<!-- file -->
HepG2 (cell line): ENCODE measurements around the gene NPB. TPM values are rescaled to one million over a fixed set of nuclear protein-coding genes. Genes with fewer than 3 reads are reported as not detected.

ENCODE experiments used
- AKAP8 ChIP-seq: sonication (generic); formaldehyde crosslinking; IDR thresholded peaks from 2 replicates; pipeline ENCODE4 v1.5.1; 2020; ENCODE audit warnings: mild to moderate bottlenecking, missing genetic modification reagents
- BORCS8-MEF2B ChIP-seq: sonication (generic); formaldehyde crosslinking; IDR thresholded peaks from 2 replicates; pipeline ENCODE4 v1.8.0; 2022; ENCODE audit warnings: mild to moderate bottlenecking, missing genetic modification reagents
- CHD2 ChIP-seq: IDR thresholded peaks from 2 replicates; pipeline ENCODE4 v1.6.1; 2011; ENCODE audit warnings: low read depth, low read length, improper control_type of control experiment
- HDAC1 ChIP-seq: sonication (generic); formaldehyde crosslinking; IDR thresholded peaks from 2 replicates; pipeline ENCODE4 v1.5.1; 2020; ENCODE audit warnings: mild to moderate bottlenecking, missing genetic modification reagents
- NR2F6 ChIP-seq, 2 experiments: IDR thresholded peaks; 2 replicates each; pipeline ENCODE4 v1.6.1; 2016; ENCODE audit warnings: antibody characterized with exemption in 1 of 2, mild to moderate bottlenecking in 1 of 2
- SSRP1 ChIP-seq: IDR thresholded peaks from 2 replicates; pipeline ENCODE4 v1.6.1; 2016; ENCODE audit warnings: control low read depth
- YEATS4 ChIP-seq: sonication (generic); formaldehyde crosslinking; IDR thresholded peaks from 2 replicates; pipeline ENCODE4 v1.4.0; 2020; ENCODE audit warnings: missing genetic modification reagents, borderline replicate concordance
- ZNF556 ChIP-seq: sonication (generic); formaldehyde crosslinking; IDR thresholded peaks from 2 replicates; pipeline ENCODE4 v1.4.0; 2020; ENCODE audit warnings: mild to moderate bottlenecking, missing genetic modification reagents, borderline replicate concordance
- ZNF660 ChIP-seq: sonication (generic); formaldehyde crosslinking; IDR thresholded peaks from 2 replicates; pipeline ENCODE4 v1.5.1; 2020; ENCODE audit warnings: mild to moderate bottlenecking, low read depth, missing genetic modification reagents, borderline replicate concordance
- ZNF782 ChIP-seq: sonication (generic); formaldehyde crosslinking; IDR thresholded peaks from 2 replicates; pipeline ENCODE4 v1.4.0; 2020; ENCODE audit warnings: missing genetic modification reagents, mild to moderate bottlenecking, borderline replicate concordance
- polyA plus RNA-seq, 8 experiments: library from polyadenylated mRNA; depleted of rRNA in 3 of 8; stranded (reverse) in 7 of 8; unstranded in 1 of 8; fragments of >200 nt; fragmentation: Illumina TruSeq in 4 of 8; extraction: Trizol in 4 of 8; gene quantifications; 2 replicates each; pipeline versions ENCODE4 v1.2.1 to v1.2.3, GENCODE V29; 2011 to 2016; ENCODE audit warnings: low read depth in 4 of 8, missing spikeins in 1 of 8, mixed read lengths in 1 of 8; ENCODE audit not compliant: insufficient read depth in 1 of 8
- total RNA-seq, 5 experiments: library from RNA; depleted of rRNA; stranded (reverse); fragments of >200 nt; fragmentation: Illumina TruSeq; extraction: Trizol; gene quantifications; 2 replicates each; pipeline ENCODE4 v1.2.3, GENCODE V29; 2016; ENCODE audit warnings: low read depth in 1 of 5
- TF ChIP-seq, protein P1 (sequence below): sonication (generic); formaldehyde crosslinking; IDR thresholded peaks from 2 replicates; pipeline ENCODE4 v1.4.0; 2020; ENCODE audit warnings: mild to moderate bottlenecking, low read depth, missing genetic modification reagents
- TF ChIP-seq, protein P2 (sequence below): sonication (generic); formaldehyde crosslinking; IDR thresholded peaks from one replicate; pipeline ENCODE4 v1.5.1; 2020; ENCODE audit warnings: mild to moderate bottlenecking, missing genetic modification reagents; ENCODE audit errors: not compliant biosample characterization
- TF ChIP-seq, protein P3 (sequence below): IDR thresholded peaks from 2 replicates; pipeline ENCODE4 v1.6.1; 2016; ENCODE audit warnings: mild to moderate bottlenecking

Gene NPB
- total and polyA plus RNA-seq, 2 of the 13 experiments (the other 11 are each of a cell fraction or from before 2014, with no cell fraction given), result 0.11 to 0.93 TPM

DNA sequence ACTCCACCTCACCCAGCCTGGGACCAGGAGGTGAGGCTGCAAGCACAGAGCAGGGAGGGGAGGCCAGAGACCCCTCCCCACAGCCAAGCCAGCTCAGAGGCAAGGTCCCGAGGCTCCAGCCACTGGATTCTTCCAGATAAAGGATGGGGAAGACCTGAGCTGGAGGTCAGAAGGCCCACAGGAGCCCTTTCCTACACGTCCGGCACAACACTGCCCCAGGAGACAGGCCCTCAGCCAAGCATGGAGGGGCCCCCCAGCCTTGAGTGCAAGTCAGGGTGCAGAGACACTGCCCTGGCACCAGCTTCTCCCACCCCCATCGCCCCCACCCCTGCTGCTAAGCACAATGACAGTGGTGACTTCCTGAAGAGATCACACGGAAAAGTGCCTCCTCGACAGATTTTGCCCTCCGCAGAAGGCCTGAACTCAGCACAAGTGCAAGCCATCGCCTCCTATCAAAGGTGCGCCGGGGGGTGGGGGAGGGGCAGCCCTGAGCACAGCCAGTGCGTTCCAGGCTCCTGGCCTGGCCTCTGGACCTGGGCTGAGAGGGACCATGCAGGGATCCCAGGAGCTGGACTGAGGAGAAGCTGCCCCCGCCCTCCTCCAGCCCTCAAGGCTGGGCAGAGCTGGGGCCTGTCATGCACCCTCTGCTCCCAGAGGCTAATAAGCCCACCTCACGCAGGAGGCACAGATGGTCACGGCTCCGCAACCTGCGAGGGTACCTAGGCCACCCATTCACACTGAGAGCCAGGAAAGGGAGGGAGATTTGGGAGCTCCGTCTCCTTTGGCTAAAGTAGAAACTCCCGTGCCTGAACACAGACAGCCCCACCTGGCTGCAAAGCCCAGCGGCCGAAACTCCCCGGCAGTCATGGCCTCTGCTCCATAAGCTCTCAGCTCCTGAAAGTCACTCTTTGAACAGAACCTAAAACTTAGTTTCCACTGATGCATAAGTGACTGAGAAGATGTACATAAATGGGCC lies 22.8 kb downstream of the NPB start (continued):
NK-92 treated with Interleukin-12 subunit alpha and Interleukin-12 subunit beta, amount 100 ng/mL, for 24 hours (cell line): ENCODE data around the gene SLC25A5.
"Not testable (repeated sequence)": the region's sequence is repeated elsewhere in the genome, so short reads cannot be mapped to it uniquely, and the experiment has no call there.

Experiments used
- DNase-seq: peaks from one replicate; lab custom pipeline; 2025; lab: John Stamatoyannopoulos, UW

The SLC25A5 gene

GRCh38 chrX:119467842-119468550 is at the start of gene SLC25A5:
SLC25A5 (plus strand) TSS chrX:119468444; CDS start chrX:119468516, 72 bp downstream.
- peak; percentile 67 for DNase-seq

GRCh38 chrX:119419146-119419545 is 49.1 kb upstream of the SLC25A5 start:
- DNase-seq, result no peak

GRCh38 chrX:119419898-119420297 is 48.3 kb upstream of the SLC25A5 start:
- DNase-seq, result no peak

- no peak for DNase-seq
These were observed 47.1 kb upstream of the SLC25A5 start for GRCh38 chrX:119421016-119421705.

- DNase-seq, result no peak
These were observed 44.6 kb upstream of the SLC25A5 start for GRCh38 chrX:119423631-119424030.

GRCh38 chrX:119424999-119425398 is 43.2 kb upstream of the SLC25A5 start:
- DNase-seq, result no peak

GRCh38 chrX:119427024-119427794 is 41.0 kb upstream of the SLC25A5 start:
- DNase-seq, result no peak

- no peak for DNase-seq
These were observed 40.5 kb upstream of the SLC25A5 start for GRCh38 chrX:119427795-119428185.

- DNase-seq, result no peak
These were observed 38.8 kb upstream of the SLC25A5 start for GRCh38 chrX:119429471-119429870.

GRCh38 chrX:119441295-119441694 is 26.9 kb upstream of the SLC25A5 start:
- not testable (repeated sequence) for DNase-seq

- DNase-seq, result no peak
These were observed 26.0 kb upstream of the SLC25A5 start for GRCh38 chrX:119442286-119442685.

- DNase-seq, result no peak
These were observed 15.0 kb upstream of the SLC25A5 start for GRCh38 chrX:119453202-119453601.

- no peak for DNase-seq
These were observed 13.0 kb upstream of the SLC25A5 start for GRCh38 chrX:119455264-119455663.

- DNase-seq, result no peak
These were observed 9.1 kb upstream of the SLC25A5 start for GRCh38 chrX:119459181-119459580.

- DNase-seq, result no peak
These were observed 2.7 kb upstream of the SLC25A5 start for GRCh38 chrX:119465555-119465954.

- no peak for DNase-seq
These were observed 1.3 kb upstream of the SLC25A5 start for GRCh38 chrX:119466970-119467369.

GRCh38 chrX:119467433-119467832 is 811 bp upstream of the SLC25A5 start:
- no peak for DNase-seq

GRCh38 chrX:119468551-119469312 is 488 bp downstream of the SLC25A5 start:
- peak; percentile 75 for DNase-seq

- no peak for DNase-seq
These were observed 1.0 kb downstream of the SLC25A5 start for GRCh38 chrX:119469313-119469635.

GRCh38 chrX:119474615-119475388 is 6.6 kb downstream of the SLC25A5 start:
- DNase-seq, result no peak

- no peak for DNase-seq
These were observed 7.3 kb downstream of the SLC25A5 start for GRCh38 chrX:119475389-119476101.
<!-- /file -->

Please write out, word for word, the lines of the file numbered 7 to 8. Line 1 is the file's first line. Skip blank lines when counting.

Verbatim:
- NR2F6 ChIP-seq, 2 experiments: IDR thresholded peaks; 2 replicates each; pipeline ENCODE4 v1.6.1; 2016; ENCODE audit warnings: antibody characterized with exemption in 1 of 2, mild to moderate bottlenecking in 1 of 2
- SSRP1 ChIP-seq: IDR thresholded peaks from 2 replicates; pipeline ENCODE4 v1.6.1; 2016; ENCODE audit warnings: control low read depth